Mick Mulvaney, Director of the Consumer Financial Protection Bureau, continues to face internal resistance to his recent appointment by President Trump.
Despite a favorable preliminary ruling from a federal court last month that denied a challenge to his appointment, he is facing organized dissent from a cadre of bureau employees calling themselves “Dumbledore’s Army,” a refence to the popular children’s Harry Potter books and movies.
The dissent is based upon the assumption that Mulvaney will radically change the CFPB. He has said that he will not “blow up” the bureau, but did point out that it “will be different, under my leadership and under whoever follows me.” Critics are quick to remember that he once denounced the CFPB as a “sad, sick” example of bureaucracy gone amok.
According to a report in the New York Times, there is a small group of employees who are “quietly resisting” Mulvaney. The article notes that “in some cases, conversations between staff that used to take place by phone or text now happen almost exclusively in person or through encrypted messaging apps.” They are reportedly using code names.
There is a deeper concern than mere pettiness to these communications. The reports of bureau employees using social media or messaging applications have raised security and compliance questions.
Last month, Cause of Action, a public interest group, filed a Freedom of Information Act request. The group is seeking “all records reflecting the total number of CFPB devices on which encrypted messaging applications,” and all communications containing the words “Dumbledore,” “Dumbledore’s Army,” “Snape,” “Voldemort,” and “He-who-shall-not-be-named.” Cause of Action is “concerned that these individuals may be using the encrypted messaging applications to avoid transparency laws in an effort to conceal their communications from internal and external oversight,” according to the FOIA request.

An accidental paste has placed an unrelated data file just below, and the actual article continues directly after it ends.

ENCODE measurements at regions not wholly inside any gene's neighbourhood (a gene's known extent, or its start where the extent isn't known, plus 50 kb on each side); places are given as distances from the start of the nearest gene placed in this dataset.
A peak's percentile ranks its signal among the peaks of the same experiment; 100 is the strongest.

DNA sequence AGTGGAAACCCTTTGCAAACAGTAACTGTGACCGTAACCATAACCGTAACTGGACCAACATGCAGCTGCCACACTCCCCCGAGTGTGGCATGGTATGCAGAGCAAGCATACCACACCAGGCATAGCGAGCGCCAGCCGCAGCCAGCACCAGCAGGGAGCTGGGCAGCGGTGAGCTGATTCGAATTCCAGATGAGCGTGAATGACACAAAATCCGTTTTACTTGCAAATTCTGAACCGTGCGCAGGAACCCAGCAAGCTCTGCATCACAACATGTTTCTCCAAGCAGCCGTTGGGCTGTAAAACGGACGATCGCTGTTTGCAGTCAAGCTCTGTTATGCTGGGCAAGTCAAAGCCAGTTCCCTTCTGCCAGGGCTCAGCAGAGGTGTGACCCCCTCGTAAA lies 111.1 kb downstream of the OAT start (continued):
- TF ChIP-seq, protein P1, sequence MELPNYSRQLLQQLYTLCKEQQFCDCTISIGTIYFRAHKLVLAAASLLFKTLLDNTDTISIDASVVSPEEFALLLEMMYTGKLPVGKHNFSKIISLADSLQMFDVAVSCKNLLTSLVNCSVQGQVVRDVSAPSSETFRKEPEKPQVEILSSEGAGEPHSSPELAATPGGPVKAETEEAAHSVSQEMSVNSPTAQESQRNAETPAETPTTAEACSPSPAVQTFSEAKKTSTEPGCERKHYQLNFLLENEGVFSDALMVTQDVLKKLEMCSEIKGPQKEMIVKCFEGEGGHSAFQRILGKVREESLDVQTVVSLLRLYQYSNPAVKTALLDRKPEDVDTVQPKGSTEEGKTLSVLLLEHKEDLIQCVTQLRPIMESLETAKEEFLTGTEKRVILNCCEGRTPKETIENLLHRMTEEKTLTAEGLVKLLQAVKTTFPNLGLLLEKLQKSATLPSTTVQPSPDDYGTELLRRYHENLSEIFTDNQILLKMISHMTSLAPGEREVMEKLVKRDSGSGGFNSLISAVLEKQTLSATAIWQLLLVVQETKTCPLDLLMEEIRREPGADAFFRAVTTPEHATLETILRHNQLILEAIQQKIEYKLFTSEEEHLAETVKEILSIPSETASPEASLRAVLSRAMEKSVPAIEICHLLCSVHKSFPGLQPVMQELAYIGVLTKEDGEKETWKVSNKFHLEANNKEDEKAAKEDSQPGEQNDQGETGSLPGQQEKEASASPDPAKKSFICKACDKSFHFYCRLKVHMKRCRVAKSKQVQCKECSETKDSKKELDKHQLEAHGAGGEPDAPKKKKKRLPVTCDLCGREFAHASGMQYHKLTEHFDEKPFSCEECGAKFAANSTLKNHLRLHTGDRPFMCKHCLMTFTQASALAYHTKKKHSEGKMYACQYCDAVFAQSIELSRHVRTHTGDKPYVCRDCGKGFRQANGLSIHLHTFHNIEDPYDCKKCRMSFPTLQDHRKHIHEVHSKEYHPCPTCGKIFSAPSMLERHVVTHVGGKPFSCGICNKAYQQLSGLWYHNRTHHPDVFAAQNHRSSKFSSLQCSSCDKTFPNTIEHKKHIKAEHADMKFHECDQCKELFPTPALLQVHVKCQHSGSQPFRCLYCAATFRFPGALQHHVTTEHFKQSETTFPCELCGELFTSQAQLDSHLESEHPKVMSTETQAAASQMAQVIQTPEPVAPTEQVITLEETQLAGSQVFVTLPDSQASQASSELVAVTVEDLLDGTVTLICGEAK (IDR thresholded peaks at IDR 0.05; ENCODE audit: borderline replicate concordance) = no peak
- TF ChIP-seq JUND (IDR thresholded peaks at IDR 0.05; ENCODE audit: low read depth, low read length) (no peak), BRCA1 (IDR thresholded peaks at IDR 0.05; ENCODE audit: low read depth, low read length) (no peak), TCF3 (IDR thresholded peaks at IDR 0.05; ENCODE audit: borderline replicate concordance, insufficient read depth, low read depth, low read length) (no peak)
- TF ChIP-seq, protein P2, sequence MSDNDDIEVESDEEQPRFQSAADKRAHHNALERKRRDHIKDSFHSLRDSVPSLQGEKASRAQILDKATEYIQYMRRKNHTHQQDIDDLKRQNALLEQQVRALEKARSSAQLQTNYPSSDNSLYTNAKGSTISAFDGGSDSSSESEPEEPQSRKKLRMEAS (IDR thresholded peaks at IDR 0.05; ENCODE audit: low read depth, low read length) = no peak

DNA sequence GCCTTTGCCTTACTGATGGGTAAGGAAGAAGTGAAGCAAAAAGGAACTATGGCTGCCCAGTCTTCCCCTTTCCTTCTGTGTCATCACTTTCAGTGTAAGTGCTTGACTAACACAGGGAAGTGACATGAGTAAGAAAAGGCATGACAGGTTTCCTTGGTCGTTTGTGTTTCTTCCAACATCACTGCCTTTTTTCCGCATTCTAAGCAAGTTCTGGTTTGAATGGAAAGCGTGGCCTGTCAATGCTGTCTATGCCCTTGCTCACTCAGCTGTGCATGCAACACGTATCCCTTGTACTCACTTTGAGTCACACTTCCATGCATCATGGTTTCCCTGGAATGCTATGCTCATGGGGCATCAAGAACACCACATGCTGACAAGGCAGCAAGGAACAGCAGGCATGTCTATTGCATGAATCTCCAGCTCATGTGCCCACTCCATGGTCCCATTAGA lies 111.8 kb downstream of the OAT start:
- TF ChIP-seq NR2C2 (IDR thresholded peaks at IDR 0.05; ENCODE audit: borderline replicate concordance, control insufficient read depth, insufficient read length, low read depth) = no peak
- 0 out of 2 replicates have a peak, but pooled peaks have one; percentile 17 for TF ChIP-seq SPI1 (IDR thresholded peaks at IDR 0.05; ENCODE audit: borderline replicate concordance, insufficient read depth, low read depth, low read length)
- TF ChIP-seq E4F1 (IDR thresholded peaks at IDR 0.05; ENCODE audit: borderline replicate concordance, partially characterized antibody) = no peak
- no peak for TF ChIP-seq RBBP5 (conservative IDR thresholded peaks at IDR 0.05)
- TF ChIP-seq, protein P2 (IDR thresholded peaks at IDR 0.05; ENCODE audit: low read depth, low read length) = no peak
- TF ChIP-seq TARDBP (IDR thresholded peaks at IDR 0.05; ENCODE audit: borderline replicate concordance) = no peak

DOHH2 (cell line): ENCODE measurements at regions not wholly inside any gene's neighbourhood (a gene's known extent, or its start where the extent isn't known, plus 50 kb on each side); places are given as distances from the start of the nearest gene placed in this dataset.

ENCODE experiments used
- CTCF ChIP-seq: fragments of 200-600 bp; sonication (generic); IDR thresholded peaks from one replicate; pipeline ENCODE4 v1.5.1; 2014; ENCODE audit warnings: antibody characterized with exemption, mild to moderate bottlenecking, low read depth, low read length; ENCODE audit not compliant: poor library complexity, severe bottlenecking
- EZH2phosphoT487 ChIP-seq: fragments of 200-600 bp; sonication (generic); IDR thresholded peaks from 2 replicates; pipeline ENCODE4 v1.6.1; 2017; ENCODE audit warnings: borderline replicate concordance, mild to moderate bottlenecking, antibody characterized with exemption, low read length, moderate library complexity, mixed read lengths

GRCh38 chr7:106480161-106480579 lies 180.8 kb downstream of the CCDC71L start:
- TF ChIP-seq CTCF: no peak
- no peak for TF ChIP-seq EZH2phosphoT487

Under Cordray, the agency often took an aggressive stance toward regulating and punishing businesses. It extracted nearly $12 billion in refunds and canceled debts for 29 million consumers.
Mulvaney, however, has signaled a more industry-friendly touch. Upon his arrival at the bureau, he halted hiring, froze all new rule-making and ordered a review of active investigations and lawsuits. Some, he has indicated, will be abandoned, including the most recent CFPB rules regulating the payday loan industry.
Last month, Mulvaney hired six new administrators to help him change the bureau’s approach.